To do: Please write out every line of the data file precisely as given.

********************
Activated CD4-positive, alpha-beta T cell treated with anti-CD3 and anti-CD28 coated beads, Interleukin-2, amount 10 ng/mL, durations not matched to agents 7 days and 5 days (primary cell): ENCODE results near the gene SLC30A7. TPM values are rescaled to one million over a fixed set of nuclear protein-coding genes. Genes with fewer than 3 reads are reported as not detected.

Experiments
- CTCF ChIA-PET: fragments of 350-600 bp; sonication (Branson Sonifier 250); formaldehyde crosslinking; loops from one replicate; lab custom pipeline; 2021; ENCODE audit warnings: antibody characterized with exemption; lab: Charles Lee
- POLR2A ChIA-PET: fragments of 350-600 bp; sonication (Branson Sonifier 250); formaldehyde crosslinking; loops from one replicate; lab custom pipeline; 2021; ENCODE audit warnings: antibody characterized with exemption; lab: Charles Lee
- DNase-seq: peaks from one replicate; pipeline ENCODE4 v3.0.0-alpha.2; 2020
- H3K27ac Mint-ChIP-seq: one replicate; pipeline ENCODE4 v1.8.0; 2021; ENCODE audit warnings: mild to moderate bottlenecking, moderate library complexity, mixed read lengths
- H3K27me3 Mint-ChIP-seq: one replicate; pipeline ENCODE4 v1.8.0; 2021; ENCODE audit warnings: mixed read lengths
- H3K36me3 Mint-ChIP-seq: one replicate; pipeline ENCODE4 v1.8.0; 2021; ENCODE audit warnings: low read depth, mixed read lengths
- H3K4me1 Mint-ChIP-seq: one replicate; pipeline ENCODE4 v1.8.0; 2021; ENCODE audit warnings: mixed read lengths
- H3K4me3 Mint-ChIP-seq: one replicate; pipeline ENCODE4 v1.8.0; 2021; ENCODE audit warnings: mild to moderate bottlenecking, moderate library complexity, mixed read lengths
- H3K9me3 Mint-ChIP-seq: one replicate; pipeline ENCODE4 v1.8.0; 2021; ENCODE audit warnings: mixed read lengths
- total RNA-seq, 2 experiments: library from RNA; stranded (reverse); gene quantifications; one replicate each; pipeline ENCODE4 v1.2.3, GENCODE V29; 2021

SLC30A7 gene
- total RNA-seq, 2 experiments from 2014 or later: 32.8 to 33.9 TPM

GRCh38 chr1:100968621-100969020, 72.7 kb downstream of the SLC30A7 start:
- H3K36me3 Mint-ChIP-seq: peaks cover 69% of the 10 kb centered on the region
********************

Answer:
Activated CD4-positive, alpha-beta T cell treated with anti-CD3 and anti-CD28 coated beads, Interleukin-2, amount 10 ng/mL, durations not matched to agents 7 days and 5 days (primary cell): ENCODE results near the gene SLC30A7. TPM values are rescaled to one million over a fixed set of nuclear protein-coding genes. Genes with fewer than 3 reads are reported as not detected.

Experiments
- CTCF ChIA-PET: fragments of 350-600 bp; sonication (Branson Sonifier 250); formaldehyde crosslinking; loops from one replicate; lab custom pipeline; 2021; ENCODE audit warnings: antibody characterized with exemption; lab: Charles Lee
- POLR2A ChIA-PET: fragments of 350-600 bp; sonication (Branson Sonifier 250); formaldehyde crosslinking; loops from one replicate; lab custom pipeline; 2021; ENCODE audit warnings: antibody characterized with exemption; lab: Charles Lee
- DNase-seq: peaks from one replicate; pipeline ENCODE4 v3.0.0-alpha.2; 2020
- H3K27ac Mint-ChIP-seq: one replicate; pipeline ENCODE4 v1.8.0; 2021; ENCODE audit warnings: mild to moderate bottlenecking, moderate library complexity, mixed read lengths
- H3K27me3 Mint-ChIP-seq: one replicate; pipeline ENCODE4 v1.8.0; 2021; ENCODE audit warnings: mixed read lengths
- H3K36me3 Mint-ChIP-seq: one replicate; pipeline ENCODE4 v1.8.0; 2021; ENCODE audit warnings: low read depth, mixed read lengths
- H3K4me1 Mint-ChIP-seq: one replicate; pipeline ENCODE4 v1.8.0; 2021; ENCODE audit warnings: mixed read lengths
- H3K4me3 Mint-ChIP-seq: one replicate; pipeline ENCODE4 v1.8.0; 2021; ENCODE audit warnings: mild to moderate bottlenecking, moderate library complexity, mixed read lengths
- H3K9me3 Mint-ChIP-seq: one replicate; pipeline ENCODE4 v1.8.0; 2021; ENCODE audit warnings: mixed read lengths
- total RNA-seq, 2 experiments: library from RNA; stranded (reverse); gene quantifications; one replicate each; pipeline ENCODE4 v1.2.3, GENCODE V29; 2021

SLC30A7 gene
- total RNA-seq, 2 experiments from 2014 or later: 32.8 to 33.9 TPM

GRCh38 chr1:100968621-100969020, 72.7 kb downstream of the SLC30A7 start:
- H3K36me3 Mint-ChIP-seq: peaks cover 69% of the 10 kb centered on the region